During an expedition into China's Taklamakan Desert explorer Sven Hedin uncovered a piece of parchment - later discovered to be nearly two thousand years old and counted as one of the world's oldest documents.
China and much of Europe have had the luck of having a long tradition of recording their history in written form, with books and whole libraries dating back more than 1,000 years. This rich knowledge of their history has given these countries a strong sense of nationalism.
Cambodia has not been so lucky in terms of printing and preserving books, however the history of the Angkorian Empire can be found carved in bass relief on the walls of Angkor Wat. The fabulous temple complex, one of the wonders of the world, is at once a monument to that great empire and the best source of information about Cambodia's past.
In the martial tradition of their warrior ancestors, the Cambodians chose kick boxing as their national sport. To date, Cambodian kick boxers have been effectively excluded from participating in international competitions because of a row with Thailand regarding the name of the sport. Cambodians claim that the bass relief carved on the walls of Angkor Wat prove that the Khmers invented kick boxing. They resent the popular name Mauy Thai, which has been adopted by most of the rest of the world. They refuse to join the World Muay Thai Council on principle and have consequently become a hermit kingdom of fighters with no place to fight.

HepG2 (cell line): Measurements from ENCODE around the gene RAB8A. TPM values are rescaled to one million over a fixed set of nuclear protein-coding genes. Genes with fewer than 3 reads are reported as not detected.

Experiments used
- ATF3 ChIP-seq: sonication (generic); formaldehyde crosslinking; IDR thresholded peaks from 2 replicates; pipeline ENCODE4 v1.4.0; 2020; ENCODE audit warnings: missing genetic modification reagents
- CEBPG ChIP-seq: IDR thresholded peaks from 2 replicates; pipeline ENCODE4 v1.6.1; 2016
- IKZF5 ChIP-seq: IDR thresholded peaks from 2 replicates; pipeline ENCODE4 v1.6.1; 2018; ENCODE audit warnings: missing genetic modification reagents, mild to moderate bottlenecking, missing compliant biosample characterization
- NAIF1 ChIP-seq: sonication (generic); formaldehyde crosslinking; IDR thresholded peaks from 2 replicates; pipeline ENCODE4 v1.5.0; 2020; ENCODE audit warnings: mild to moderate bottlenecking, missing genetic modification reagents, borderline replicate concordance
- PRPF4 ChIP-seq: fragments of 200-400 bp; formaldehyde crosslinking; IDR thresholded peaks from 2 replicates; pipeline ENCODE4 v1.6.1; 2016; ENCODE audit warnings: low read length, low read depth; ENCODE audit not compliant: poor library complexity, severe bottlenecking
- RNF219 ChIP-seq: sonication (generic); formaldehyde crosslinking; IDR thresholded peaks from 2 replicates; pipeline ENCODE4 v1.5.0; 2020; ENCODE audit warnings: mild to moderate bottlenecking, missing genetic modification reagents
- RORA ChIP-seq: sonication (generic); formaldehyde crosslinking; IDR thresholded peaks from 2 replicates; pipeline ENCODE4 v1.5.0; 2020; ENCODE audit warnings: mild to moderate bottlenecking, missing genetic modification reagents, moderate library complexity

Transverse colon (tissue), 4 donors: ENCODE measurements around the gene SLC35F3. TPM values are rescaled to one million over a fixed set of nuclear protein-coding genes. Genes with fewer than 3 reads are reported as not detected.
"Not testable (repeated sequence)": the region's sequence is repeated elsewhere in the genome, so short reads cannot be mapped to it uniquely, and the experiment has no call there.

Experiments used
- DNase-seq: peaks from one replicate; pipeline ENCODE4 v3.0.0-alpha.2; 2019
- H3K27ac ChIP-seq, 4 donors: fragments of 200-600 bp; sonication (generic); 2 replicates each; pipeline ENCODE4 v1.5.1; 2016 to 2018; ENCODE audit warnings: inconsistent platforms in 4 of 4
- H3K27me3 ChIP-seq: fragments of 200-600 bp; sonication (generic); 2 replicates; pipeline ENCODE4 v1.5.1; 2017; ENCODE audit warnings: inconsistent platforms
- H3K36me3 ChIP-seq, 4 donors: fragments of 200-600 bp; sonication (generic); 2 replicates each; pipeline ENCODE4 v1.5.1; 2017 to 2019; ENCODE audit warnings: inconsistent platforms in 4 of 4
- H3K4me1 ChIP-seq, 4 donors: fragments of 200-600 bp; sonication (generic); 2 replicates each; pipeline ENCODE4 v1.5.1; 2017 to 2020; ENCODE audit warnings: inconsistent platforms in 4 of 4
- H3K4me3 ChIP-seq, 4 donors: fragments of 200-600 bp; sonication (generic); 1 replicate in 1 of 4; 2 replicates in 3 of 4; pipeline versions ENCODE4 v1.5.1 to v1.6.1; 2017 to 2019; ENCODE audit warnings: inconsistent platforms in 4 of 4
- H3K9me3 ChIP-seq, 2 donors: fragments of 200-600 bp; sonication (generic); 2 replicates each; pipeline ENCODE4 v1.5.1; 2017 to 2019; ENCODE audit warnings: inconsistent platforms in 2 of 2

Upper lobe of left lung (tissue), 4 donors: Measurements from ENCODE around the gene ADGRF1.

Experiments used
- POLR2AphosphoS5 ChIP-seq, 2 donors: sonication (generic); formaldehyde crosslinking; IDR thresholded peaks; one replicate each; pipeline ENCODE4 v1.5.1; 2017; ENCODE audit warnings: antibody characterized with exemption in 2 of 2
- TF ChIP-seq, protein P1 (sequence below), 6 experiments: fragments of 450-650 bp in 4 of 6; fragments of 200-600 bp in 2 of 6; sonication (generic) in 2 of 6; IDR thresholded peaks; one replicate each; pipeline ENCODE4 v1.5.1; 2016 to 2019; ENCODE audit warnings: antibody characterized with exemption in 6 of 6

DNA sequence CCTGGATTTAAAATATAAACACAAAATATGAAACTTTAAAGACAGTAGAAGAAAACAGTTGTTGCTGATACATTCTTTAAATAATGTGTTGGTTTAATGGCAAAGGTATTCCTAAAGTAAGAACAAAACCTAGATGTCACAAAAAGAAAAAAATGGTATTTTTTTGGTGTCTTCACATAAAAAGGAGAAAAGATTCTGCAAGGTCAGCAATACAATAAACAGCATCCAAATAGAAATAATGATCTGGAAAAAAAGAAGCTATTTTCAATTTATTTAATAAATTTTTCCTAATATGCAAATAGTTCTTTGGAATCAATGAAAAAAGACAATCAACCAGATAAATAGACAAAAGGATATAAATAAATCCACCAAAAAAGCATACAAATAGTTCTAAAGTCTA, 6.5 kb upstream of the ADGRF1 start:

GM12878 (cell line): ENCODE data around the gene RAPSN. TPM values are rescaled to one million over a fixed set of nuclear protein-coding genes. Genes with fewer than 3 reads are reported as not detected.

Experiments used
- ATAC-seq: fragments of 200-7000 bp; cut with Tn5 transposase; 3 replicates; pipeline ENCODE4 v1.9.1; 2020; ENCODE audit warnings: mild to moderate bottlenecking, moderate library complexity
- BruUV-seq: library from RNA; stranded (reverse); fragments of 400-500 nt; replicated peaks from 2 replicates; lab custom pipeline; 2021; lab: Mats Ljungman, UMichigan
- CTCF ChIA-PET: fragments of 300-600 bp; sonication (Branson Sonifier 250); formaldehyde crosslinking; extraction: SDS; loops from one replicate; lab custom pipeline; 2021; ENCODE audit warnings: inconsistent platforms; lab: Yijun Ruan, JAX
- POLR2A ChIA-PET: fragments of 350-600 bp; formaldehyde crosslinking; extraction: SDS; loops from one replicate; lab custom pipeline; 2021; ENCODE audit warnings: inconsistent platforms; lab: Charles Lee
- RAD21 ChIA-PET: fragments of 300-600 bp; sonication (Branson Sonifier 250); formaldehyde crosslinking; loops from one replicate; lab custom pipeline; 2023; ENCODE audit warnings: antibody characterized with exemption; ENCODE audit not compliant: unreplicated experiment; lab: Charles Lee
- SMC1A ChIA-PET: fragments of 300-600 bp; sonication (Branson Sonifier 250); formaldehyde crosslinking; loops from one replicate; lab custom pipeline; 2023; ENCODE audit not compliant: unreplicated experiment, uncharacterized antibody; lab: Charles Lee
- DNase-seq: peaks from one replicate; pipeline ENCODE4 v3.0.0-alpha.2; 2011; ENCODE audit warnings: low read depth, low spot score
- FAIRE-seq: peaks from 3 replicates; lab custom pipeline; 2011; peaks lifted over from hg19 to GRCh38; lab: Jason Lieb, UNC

Regardless of the outcome of the boxing argument, the Ancient Khmer martial art of Bokator is something which belongs only to Cambodia. The proof is "written in stone" on the walls of Angkor Wat.
Unlike kick boxing, which is a sport fighting art, Bokator was a soldier's art, designed to be used on the battlefield - against Thailand - and practiced by King Jaya Varman VII.
Khmer Bokator is a very complete martial art, which uses strikes, throws, drags, trapping, locking and ground fighting. In Bokator every single part of the body can be used as a weapon. Bokator practitioners are trained to strike with knees, hands, elbows, feet, shins and head. Even the fingers, hips, jaw, and shoulders can be used to pound an opponent.
Grand Master Sam Kim Saen is the man credited with reviving this wonderful martial art, which was almost lost.